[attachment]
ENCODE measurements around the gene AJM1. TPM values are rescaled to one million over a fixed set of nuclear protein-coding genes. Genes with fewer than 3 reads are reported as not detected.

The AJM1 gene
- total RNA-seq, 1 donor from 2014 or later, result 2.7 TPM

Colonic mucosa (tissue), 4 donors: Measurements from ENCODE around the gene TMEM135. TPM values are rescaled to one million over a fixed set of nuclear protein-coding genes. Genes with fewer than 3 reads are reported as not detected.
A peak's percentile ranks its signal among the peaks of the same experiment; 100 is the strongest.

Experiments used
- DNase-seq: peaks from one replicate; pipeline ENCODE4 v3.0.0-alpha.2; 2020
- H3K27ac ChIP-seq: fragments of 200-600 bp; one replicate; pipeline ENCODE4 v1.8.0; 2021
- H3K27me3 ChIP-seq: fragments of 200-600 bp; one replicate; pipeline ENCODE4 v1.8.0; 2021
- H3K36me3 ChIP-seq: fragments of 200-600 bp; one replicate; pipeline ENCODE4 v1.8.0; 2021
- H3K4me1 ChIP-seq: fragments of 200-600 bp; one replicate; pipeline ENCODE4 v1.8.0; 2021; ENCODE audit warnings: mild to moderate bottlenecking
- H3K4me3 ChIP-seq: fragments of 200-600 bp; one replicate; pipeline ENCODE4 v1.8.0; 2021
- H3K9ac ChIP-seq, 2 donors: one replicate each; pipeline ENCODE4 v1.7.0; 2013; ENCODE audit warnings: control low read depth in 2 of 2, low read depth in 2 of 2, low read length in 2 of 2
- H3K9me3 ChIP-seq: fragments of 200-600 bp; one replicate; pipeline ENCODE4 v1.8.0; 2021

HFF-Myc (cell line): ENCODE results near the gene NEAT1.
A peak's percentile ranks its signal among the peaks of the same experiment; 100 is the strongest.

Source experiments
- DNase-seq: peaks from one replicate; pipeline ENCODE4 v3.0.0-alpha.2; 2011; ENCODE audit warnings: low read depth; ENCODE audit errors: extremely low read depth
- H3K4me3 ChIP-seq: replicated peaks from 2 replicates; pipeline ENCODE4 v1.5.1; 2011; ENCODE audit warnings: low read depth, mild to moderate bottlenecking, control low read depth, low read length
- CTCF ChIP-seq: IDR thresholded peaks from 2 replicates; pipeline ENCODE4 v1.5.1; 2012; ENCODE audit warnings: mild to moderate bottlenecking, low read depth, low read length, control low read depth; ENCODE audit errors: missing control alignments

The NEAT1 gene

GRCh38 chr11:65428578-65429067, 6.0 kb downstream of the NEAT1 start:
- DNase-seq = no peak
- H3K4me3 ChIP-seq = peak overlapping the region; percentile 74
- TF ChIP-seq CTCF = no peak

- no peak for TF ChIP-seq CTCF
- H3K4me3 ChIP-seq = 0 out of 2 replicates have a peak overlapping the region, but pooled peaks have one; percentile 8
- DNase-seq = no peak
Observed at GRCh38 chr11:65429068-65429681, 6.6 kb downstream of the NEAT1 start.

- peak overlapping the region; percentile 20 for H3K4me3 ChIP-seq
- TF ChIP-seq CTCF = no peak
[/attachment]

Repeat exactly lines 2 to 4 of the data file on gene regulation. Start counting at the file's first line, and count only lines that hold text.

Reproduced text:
The AJM1 gene
- total RNA-seq, 1 donor from 2014 or later, result 2.7 TPM

Colonic mucosa (tissue), 4 donors: Measurements from ENCODE around the gene TMEM135. TPM values are rescaled to one million over a fixed set of nuclear protein-coding genes. Genes with fewer than 3 reads are reported as not detected.